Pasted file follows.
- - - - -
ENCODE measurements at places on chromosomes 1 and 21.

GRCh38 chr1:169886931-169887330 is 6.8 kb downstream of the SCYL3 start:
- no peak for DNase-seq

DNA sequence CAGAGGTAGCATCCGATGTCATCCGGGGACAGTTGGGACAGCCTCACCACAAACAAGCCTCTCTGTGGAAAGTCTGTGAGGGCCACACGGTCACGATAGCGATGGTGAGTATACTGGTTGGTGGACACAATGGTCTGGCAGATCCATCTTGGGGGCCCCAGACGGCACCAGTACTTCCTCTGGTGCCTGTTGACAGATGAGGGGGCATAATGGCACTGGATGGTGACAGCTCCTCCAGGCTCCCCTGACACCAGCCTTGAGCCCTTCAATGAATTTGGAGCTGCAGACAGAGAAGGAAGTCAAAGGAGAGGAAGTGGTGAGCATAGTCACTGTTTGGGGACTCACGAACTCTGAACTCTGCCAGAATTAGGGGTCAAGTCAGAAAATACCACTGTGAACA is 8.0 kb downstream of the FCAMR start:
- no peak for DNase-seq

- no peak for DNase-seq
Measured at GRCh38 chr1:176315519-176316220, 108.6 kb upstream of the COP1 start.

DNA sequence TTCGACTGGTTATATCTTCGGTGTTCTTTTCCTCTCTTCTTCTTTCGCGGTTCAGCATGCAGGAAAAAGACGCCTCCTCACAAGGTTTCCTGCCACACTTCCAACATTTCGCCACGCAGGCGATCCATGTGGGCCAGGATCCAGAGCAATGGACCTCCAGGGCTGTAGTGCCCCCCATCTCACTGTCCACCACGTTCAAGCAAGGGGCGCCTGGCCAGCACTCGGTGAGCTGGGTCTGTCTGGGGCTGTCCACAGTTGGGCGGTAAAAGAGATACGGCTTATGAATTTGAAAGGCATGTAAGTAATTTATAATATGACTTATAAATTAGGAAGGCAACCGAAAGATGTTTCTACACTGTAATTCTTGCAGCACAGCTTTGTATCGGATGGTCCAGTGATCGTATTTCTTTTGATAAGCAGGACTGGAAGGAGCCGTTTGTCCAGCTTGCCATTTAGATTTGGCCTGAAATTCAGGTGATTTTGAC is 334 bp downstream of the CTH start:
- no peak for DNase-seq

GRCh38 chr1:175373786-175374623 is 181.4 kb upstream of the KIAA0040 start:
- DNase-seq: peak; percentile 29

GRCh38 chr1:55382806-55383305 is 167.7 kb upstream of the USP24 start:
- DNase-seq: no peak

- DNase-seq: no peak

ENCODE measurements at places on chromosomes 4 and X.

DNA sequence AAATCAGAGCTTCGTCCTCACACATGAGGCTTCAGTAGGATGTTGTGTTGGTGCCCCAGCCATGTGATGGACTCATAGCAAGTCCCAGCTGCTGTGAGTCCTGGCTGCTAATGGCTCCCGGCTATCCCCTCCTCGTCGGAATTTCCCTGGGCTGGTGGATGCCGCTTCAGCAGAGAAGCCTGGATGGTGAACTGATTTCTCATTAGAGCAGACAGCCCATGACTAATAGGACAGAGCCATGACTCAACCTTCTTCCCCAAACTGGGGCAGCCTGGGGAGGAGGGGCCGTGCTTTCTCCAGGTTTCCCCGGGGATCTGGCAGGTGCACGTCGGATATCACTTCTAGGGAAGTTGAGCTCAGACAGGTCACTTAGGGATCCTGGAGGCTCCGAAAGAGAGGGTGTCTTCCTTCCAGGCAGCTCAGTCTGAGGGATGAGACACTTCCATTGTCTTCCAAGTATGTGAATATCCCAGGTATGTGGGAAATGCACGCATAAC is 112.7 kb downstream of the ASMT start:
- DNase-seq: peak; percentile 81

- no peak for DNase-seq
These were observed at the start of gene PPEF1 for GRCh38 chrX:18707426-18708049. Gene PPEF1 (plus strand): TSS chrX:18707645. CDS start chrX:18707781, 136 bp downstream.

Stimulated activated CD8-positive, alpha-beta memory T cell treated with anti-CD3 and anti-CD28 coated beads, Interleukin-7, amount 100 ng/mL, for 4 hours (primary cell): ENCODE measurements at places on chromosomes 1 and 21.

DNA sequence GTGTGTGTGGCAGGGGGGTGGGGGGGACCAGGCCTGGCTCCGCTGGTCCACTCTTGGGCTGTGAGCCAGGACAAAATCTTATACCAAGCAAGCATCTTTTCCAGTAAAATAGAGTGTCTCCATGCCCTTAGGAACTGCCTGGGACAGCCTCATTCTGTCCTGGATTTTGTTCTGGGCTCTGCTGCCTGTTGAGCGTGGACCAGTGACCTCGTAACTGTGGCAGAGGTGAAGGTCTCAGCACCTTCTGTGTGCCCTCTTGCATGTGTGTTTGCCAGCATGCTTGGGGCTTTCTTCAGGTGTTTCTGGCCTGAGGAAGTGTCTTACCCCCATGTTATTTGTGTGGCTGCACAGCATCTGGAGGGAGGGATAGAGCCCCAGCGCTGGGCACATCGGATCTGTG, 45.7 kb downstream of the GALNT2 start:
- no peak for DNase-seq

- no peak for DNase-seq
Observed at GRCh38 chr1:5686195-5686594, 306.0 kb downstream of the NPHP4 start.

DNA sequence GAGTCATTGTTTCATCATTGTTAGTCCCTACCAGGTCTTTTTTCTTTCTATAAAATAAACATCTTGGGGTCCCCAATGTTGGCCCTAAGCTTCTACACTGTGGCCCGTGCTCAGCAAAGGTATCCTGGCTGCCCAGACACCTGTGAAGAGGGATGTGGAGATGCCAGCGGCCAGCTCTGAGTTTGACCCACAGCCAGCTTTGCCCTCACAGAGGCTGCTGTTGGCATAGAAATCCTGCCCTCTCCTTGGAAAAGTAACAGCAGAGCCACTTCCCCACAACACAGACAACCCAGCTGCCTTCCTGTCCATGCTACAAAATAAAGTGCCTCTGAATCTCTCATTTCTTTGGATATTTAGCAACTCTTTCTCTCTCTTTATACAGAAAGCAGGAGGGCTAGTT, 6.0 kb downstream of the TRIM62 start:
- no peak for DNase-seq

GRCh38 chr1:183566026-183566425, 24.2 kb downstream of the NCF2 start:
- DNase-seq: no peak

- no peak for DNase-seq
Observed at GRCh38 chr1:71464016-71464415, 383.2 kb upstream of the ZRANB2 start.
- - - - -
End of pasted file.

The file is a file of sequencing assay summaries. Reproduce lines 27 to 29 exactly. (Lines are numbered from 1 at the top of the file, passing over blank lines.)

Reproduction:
GRCh38 chr1:183566026-183566425, 24.2 kb downstream of the NCF2 start:
- DNase-seq: no peak

- no peak for DNase-seq